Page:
President Nixon's special envoy, Dr. Henry Kissinger, and North Vietnam's Chief Negotiator, Le Duc Tho,?
GV Napalm attack on Vietnamese village (2 shots)
GV Refugees and soldiers flee
CU Refugee in pain
SCU Refugee mother with injured child
CV & CU Refugee camped along road-side (4 shots)
GV Destroyed crops & village (3 shots)
GV & CU Refugees attempt to repair village (7 shots)
GV Refuges shanty-town on Saigon River (5 shots)
GV Building reconstruction
GV Workers on construction site (4 shots)
GV & CUs Empty housing units (4 shots)
GV Building TILT TO Deserted street (2 shots)
CU & GV Children play in deserted buildings (2 shots)
GV Housing site
Script is copyright Reuters Limited. All rights reserved
Background: President Nixon's special envoy, Dr. Henry Kissinger, and North Vietnam's Chief Negotiator, Le Duc Tho, have resumed negotiations in Paris on what is believed to be the last session of talks aimed at ending the Vietnam war.
The main victims of the wars in Indo-China are the civilian population. During the fighting, millions of civilians, the innocent and largely silent victims, have been killed, injured or rendered homeless. In South Vietnam alone, there have been an estimated 1,100,000 civilian casualties, including 325,000 dead, since 1965. It is reported that reliable figures on civilian losses are not available for Cambodia, but it has been estimated that 10,000 Laotian civilians have been killed and 20,000 injured, since the heavy air war over Laos started in 1969.
Of the survivors, vast numbers displaced by the terror and the bombing have moved to special camps, or have taken refuge int he dirty shanty towns of cardboard and corrugated tin that embrace the outskirts of all the major cities. A few find ways to earn a little money, although work is harder to find now that most of the American troops have moved out. Most are merely waiting for the chance to return home.
Nobody knows for certain how many refugees there are, but observers believed that about one third of the 27 million people who live in Indo-China have been driven from their homes at one stage or another.
With the possible end to the war in sight, these countries are faced with major reconstruction and resettlement programs for their displaced population. Before the fighting escalated into large-scale war in 1964, 80 per cent of South Vietnam's 17 1/2 million people lived on the land, either s farmers in hamlets and villages, or in small towns located in the heart of food producing dress. Since that time, millions have been relocated around the major cities, driven from their traditional lands by the fighting.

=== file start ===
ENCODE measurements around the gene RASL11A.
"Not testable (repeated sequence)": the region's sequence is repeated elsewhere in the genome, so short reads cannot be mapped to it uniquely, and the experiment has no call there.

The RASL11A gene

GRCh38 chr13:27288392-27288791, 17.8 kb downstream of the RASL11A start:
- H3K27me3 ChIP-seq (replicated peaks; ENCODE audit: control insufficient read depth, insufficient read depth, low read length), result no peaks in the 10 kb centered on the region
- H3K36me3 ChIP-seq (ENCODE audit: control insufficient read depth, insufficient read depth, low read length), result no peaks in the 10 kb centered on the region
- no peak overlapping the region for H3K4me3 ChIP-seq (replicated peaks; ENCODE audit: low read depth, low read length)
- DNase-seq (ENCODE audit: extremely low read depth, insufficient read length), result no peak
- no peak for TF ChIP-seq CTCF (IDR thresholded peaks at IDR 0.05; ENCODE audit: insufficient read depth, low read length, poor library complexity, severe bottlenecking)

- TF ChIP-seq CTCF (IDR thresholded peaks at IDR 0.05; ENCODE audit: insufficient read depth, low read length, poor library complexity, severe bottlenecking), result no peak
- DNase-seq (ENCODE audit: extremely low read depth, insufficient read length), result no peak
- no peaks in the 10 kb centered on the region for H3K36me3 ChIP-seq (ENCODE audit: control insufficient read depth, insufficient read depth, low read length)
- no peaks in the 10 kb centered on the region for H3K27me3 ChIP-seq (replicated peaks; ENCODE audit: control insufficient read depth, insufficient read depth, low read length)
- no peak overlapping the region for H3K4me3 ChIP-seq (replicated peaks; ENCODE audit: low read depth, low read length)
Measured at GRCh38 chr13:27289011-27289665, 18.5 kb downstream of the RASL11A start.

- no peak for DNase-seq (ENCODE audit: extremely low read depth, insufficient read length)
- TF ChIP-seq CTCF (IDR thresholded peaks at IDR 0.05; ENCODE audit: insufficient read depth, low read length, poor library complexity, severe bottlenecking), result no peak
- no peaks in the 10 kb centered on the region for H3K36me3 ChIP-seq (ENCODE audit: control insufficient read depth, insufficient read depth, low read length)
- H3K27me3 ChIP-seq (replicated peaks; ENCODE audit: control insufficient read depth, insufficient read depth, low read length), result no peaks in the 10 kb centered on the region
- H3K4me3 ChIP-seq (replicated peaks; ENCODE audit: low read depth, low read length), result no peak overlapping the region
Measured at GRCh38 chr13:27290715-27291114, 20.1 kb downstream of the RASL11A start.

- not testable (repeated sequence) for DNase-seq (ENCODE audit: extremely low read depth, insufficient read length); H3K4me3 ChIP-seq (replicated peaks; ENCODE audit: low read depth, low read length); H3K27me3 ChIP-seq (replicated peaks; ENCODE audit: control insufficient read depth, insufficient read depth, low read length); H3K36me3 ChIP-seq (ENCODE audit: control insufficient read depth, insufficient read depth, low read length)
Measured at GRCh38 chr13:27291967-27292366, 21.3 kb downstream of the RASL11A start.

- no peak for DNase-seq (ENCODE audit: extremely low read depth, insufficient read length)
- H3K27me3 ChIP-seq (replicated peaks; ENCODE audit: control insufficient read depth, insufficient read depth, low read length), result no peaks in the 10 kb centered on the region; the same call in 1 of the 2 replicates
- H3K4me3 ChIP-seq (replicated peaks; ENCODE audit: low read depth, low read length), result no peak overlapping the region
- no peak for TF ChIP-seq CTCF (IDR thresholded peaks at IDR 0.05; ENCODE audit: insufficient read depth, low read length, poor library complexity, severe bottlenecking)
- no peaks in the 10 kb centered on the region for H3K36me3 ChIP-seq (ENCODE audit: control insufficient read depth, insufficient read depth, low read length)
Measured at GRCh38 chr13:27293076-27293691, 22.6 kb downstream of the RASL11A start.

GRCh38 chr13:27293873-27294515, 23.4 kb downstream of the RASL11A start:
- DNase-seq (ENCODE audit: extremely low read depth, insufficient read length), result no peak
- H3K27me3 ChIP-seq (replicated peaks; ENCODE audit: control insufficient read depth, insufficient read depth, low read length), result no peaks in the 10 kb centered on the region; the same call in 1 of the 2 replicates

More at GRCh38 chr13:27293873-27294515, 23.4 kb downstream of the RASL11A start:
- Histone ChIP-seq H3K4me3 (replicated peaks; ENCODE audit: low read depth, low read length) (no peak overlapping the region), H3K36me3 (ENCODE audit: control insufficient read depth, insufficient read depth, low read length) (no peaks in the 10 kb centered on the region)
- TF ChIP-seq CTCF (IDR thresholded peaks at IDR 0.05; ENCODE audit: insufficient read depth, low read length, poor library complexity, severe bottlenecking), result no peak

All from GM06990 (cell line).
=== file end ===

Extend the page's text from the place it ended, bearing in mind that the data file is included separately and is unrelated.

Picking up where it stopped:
In Saigon, new low-cost housing areas are being constructed to cope with the influx of refugees who plan to stay and settle in the city. Foreign aid is being channelled towards the relief of the refugees, while other aid is fed towards developing the mechanisation of the farms. However, observers say the distribution and use of the aid is too slow.
The survival of the South Vietnamese people has been very much left in their own hands, end in the event of peace coming to their country, it is the people themselves who are likely to start moving back across the countryside to reoccupy once again the abandoned lands of their forefathers. Observers say, given the opportunity, the refugees will astound the world with their rate of recovery.
SYNOPSIS: The bombing and strafing of South Vietnamese villages could soon be over, as peace negotiations in Paris reportedly reach their last stage. But the scar of the long Indo-China war has been left on the civilian population Innocent and largely silent victims, civilians have been killed, injured or rendered homeless in the bitter conflict. In South Vietnam alone, there have been an estimated one million casualties.
Of the survivors, vast numbers have fled along the roads to special camps. Before the fighting intensity increased in 1964, eighty per cent of the population lived on the land, either as farmers, or in small towns located in agricultural districts.
Their crops and homes destroyed by the fighting, Vietnamese formers are not easily persuaded to leave their land, because their ancestors are often buried in the virginity. As soon as the fighting is over and the troops disappear, the farmers return to reconstruct the homes the fighting destroyed. They cling grimly to whatever they have. Many return to their traditional lands as soon as possible, sometimes in dangerous haste. In rebuilding their homes, the farmers use whatever material is available.
Many of the refugees have gone to live in the filthy shantytowns of cardboard and corrugated tin, that embrace the outskirts of all the major cities. A few find ways to earn a little money, but most are merely waiting for the chance to go home. United States Senator Edward Kennedy's Judiciary Sub-committee on Refugees, which investigated the problem since 1965, reported that the total number of South Vietnamese refugees reached six million.
To cope with the refugee housing shortage in the large cities of South Vietnam, the Government embarked on a low cost housing programme. Thousands of refugees in search of work, were provided with jobs on the numerous construction sites.
The programme proved to be a success, providing thousands of homes, but observers report that the authorities have now been presented with the problem of how to allocate the new homes.
Though many of the high-rise housing units have been ready for occupation for several months, the authorities have taken few steps to move homeless refugees into the new units. In the meantime they are standing empty. Elsewhere the building of more home units continues.
Observers believe the authorities will soon solve their housing distribution problems. Meanwhile, in the event of peace coming to their country, observers say that, given a chance, the people of South Vietnam will astound the world with their rate of recovery.